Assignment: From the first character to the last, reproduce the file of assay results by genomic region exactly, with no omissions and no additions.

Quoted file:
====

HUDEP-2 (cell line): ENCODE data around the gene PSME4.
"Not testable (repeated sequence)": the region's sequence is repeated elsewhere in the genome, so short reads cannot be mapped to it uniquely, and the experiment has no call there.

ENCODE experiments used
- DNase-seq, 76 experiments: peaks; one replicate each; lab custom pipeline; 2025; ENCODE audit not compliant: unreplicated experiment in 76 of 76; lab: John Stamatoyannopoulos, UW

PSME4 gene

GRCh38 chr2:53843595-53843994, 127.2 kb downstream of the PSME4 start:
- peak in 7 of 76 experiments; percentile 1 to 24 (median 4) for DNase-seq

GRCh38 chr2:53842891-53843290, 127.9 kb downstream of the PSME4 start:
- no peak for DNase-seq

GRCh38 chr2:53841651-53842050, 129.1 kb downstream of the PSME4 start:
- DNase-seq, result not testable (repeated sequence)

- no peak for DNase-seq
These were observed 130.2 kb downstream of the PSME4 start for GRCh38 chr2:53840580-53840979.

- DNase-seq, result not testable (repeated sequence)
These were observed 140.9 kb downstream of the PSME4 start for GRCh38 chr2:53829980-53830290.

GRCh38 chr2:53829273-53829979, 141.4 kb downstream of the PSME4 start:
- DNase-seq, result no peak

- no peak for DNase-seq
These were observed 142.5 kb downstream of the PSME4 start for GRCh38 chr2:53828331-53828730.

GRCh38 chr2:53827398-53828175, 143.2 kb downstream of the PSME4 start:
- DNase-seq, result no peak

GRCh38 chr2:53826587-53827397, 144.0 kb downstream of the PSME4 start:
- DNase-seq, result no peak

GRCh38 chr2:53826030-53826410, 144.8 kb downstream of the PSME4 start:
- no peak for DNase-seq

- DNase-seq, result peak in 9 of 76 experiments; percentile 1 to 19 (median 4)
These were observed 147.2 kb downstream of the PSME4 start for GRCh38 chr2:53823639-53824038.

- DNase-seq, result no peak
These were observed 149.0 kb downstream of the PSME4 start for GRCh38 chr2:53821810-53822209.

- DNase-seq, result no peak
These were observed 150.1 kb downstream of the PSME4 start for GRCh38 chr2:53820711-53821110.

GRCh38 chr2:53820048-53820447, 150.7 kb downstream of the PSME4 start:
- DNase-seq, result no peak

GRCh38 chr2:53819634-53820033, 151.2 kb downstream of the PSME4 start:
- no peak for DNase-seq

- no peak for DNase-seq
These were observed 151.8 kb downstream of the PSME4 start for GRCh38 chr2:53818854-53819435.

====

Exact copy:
HUDEP-2 (cell line): ENCODE data around the gene PSME4.
"Not testable (repeated sequence)": the region's sequence is repeated elsewhere in the genome, so short reads cannot be mapped to it uniquely, and the experiment has no call there.

ENCODE experiments used
- DNase-seq, 76 experiments: peaks; one replicate each; lab custom pipeline; 2025; ENCODE audit not compliant: unreplicated experiment in 76 of 76; lab: John Stamatoyannopoulos, UW

PSME4 gene

GRCh38 chr2:53843595-53843994, 127.2 kb downstream of the PSME4 start:
- peak in 7 of 76 experiments; percentile 1 to 24 (median 4) for DNase-seq

GRCh38 chr2:53842891-53843290, 127.9 kb downstream of the PSME4 start:
- no peak for DNase-seq

GRCh38 chr2:53841651-53842050, 129.1 kb downstream of the PSME4 start:
- DNase-seq, result not testable (repeated sequence)

- no peak for DNase-seq
These were observed 130.2 kb downstream of the PSME4 start for GRCh38 chr2:53840580-53840979.

- DNase-seq, result not testable (repeated sequence)
These were observed 140.9 kb downstream of the PSME4 start for GRCh38 chr2:53829980-53830290.

GRCh38 chr2:53829273-53829979, 141.4 kb downstream of the PSME4 start:
- DNase-seq, result no peak

- no peak for DNase-seq
These were observed 142.5 kb downstream of the PSME4 start for GRCh38 chr2:53828331-53828730.

GRCh38 chr2:53827398-53828175, 143.2 kb downstream of the PSME4 start:
- DNase-seq, result no peak

GRCh38 chr2:53826587-53827397, 144.0 kb downstream of the PSME4 start:
- DNase-seq, result no peak

GRCh38 chr2:53826030-53826410, 144.8 kb downstream of the PSME4 start:
- no peak for DNase-seq

- DNase-seq, result peak in 9 of 76 experiments; percentile 1 to 19 (median 4)
These were observed 147.2 kb downstream of the PSME4 start for GRCh38 chr2:53823639-53824038.

- DNase-seq, result no peak
These were observed 149.0 kb downstream of the PSME4 start for GRCh38 chr2:53821810-53822209.

- DNase-seq, result no peak
These were observed 150.1 kb downstream of the PSME4 start for GRCh38 chr2:53820711-53821110.

GRCh38 chr2:53820048-53820447, 150.7 kb downstream of the PSME4 start:
- DNase-seq, result no peak

GRCh38 chr2:53819634-53820033, 151.2 kb downstream of the PSME4 start:
- no peak for DNase-seq

- no peak for DNase-seq
These were observed 151.8 kb downstream of the PSME4 start for GRCh38 chr2:53818854-53819435.